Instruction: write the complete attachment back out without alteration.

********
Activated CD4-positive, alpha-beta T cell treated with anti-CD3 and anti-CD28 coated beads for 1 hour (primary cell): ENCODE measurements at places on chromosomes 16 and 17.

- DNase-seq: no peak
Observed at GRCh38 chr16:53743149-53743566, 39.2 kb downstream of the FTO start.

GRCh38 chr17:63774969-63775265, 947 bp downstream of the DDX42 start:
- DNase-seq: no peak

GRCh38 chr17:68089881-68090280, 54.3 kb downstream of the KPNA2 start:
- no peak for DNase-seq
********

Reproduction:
Activated CD4-positive, alpha-beta T cell treated with anti-CD3 and anti-CD28 coated beads for 1 hour (primary cell): ENCODE measurements at places on chromosomes 16 and 17.

- DNase-seq: no peak
Observed at GRCh38 chr16:53743149-53743566, 39.2 kb downstream of the FTO start.

GRCh38 chr17:63774969-63775265, 947 bp downstream of the DDX42 start:
- DNase-seq: no peak

GRCh38 chr17:68089881-68090280, 54.3 kb downstream of the KPNA2 start:
- no peak for DNase-seq